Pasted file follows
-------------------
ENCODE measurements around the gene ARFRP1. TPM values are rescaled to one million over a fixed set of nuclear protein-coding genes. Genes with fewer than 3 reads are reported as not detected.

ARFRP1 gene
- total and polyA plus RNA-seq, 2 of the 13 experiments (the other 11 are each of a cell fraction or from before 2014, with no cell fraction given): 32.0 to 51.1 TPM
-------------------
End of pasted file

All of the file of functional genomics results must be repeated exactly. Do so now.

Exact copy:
ENCODE measurements around the gene ARFRP1. TPM values are rescaled to one million over a fixed set of nuclear protein-coding genes. Genes with fewer than 3 reads are reported as not detected.

ARFRP1 gene
- total and polyA plus RNA-seq, 2 of the 13 experiments (the other 11 are each of a cell fraction or from before 2014, with no cell fraction given): 32.0 to 51.1 TPM